Amid Market Meltdown, Wall Street Journal Goes Web 2.0

Amid this week's turmoil on Wall Street, the Wall Street Journal launched a redesigned Web site Tuesday complete with Web 2.0 features like a community that allows paid online subscribers to build profiles, form groups, add photos and interact with others.

The redesign--which differs from other business-focused social networks like LinkedIn because it is not free--has so far garnered mixed reviews.

The WSJ, in a blog post, billed the social networking features as a "nifty" way for business owners to connect in a Web 2.0 world, in a blog post describing the new social network. "These new social-networking features should enable you to meet and swap tips with other entrepreneurs and find answers to questions that help you better run your business," it noted.

While the blog post noted that the WSJ hopes to open its new community to all online comers in the future, some early reviewers questioned the initial requirements that users pay for access.

Leslie Poston, a blogger at TechBlorge, for example, noted that the WSJ has " missed the boat" on its Web 2.0 foray. "Unfortunately, this is one of many attempts at entering the social media for enterprise space that screams 'You're doing it wrong.' By trying to be another FaceBook or LinkedIn for paid subscribers and excluding casual visitors and readers, the Wall Street Journal effectively eliminates the most important aspect of social media for enterprise--community building," Poston said.

Instead of trying to compete with FaceBook, the WSJ should instead open up the social aspects to all online users to attract new readers, she added.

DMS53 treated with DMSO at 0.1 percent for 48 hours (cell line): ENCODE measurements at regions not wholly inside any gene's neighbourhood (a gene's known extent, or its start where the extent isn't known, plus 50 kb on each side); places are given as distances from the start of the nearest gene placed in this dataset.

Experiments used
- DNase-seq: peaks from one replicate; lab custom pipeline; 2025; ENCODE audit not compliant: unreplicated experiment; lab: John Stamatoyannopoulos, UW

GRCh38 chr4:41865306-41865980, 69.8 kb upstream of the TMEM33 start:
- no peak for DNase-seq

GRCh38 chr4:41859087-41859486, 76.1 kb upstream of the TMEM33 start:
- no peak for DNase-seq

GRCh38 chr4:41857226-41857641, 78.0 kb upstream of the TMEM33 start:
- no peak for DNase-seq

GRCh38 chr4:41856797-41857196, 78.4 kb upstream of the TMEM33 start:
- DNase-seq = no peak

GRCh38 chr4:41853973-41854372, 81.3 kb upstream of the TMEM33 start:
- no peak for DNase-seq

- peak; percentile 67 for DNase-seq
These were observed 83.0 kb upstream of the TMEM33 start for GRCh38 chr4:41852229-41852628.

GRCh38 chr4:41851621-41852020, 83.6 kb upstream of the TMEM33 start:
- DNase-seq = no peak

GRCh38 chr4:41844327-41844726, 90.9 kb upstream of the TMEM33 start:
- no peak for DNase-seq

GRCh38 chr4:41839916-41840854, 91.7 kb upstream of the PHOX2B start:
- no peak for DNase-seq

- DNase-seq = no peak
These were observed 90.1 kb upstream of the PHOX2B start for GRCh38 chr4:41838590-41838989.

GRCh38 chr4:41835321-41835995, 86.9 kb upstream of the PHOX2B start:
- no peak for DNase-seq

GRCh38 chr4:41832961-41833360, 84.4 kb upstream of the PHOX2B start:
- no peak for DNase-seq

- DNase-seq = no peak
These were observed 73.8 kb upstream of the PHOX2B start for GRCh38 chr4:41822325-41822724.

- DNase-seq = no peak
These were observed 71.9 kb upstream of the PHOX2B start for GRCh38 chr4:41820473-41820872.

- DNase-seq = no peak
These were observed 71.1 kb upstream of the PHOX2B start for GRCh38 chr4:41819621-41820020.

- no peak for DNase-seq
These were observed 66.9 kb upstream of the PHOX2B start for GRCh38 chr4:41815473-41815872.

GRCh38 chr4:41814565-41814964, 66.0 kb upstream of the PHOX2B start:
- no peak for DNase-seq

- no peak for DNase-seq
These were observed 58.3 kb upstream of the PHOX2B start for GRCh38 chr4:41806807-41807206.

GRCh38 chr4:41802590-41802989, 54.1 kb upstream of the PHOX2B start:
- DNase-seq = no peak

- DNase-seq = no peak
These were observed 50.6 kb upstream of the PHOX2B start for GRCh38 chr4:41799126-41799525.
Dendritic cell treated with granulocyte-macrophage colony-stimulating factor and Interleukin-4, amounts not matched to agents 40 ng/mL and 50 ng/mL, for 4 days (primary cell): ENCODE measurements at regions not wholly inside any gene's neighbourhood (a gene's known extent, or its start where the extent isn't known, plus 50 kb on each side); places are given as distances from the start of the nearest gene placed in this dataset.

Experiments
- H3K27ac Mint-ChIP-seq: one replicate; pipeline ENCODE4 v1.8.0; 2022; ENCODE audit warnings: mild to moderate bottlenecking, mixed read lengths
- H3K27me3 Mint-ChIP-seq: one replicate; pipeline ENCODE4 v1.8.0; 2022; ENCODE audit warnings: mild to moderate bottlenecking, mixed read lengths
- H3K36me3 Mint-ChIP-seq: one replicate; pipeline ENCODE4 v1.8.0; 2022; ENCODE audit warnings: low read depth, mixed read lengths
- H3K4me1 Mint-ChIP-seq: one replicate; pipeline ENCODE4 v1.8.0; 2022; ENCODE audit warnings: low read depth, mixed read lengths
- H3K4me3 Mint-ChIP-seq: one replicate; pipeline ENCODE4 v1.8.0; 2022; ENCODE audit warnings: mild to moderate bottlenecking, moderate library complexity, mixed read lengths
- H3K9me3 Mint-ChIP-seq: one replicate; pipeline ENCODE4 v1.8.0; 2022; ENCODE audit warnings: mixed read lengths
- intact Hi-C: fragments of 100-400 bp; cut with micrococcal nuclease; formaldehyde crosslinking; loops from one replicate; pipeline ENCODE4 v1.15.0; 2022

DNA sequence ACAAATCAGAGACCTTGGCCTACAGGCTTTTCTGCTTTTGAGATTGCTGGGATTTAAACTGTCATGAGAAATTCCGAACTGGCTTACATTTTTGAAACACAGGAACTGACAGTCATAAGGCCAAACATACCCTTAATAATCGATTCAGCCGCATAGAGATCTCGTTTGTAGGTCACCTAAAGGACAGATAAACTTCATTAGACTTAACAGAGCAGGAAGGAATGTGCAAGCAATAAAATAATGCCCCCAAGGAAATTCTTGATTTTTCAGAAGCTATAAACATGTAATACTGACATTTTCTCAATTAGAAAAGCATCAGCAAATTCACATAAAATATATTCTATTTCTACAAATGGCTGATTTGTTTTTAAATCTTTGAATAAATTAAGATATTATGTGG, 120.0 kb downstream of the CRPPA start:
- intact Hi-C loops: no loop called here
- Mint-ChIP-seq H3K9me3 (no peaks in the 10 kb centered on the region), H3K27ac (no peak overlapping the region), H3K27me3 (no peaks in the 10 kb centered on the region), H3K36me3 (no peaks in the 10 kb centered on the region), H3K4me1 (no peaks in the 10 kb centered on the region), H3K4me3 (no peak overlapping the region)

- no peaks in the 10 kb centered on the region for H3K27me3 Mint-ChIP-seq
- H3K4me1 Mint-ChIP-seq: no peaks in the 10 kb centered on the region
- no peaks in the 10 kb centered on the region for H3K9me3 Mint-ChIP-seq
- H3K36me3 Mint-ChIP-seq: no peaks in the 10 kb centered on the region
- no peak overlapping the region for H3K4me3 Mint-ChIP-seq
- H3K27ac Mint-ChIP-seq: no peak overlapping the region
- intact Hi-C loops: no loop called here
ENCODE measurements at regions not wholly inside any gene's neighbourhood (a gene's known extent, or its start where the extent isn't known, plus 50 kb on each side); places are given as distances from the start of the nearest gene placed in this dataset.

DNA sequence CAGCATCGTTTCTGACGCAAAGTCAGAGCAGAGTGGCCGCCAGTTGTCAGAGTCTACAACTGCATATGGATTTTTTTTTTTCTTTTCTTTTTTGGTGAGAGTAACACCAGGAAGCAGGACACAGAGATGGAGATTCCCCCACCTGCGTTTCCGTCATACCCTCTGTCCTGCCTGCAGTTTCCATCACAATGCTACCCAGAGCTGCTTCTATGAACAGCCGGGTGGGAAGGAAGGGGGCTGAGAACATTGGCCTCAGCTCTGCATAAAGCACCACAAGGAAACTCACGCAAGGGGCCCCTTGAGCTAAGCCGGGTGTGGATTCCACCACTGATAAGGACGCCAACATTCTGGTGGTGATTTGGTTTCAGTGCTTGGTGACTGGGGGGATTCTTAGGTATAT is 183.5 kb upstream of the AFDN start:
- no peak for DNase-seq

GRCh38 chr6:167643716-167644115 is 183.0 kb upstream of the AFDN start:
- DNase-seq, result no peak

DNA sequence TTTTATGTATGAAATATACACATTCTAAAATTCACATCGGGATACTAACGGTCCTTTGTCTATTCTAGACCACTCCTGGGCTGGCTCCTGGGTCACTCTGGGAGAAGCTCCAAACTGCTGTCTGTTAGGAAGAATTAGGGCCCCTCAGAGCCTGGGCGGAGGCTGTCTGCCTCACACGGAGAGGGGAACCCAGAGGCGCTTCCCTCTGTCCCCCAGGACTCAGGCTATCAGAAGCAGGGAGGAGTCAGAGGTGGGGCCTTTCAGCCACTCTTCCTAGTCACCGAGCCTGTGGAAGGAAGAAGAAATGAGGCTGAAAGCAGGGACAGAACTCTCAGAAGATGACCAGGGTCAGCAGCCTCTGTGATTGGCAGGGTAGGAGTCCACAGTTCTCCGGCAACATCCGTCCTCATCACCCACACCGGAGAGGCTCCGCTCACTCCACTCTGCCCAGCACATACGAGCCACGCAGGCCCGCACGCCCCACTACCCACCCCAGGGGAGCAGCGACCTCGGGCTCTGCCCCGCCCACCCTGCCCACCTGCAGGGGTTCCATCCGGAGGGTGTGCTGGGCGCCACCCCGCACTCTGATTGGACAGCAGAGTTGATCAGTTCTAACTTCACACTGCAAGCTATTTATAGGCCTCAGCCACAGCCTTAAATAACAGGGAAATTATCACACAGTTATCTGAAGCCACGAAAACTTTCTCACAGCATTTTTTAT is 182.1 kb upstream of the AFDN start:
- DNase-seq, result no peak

"The Wall Street Journal would have done better to go with a limited social network that also allowed for polls, rating of stories and story bookmarking and sharing," Poston noted. "This would engage both new readers stumbling in off the web and create a way for long time Journal lovers to become even more vested in the publication. By closing the doors and creating their own clubhouse, they are creating a sense of 'haves' and 'have nots' -- a recipe for separation and a reason for people to find other ways to get their financial news."

Meanwhile, Mark Hopkins, a blogger at Mashable, applauded the WSJ's decision to put into place community and social networking features "that are almost completely unique to the Web we all know and love" because they aren't free.

"Chances are, though, if you use the Wall Street Journal as your filter on the news, you belong to a somewhat elite community," he added. "Getting access to the minds and the contacts within that elite community is almost as much of a selling point for ponying up the fee to get behind the pay wall as the content itself. In other words, mark it on your calendar folks, because we may be witnessing the first successful attempt to sell access to a social network."

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